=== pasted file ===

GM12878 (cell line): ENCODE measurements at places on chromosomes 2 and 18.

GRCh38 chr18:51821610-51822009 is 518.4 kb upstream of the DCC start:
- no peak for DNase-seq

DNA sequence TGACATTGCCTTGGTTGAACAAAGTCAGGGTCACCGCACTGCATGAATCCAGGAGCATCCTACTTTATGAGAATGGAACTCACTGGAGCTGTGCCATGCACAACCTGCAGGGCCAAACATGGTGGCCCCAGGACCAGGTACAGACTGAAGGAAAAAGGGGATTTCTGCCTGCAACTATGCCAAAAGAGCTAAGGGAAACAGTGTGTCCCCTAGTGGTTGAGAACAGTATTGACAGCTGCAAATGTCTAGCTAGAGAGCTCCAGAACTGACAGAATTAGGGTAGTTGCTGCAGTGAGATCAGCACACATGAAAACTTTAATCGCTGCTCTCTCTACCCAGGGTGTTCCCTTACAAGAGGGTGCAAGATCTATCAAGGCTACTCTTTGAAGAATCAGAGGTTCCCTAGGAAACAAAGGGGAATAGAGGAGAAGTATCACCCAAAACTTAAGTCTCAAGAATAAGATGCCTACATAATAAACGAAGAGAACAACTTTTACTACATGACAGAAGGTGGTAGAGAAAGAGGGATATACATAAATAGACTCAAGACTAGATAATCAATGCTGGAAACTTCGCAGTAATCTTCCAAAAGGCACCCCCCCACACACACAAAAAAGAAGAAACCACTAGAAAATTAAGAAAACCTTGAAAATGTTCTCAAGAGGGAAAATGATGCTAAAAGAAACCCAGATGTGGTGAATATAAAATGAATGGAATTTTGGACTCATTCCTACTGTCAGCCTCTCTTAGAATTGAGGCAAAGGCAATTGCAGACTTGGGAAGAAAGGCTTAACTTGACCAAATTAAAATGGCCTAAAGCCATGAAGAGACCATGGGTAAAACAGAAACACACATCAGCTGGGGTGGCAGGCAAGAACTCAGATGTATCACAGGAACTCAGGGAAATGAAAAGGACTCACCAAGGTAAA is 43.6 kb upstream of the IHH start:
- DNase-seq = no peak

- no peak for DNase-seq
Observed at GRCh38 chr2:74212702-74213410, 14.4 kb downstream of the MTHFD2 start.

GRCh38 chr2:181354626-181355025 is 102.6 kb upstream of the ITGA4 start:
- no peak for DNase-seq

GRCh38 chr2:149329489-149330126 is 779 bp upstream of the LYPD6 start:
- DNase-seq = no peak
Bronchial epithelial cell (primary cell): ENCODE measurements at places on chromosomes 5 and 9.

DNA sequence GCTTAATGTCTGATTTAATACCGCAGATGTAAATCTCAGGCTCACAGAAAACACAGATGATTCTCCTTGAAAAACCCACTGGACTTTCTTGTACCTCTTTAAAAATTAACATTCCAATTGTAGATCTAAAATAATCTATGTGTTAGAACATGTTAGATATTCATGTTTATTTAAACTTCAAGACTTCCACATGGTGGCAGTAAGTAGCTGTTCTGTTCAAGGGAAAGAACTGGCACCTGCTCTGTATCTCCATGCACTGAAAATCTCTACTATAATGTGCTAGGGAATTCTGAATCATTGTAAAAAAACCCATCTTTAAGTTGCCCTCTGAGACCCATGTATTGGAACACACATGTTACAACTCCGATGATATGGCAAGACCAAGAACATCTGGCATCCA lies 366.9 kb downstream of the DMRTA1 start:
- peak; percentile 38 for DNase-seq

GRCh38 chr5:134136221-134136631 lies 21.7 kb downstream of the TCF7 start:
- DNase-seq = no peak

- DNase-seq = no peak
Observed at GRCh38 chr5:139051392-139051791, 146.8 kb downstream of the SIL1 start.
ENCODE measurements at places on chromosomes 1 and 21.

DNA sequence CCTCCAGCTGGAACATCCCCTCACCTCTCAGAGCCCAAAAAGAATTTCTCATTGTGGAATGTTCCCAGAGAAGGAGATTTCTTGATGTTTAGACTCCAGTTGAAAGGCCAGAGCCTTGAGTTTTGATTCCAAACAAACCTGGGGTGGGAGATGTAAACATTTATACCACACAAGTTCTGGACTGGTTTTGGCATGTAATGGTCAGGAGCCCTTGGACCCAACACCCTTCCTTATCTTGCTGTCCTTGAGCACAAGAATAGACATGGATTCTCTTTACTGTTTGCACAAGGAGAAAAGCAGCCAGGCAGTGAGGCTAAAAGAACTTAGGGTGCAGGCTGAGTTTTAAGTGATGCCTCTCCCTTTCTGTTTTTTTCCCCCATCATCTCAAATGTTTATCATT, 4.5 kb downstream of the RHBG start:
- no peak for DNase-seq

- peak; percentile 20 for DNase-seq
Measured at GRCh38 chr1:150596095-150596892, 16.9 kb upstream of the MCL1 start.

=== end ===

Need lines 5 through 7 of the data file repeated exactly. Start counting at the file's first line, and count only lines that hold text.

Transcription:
- DNase-seq = no peak

- no peak for DNase-seq
Observed at GRCh38 chr2:74212702-74213410, 14.4 kb downstream of the MTHFD2 start.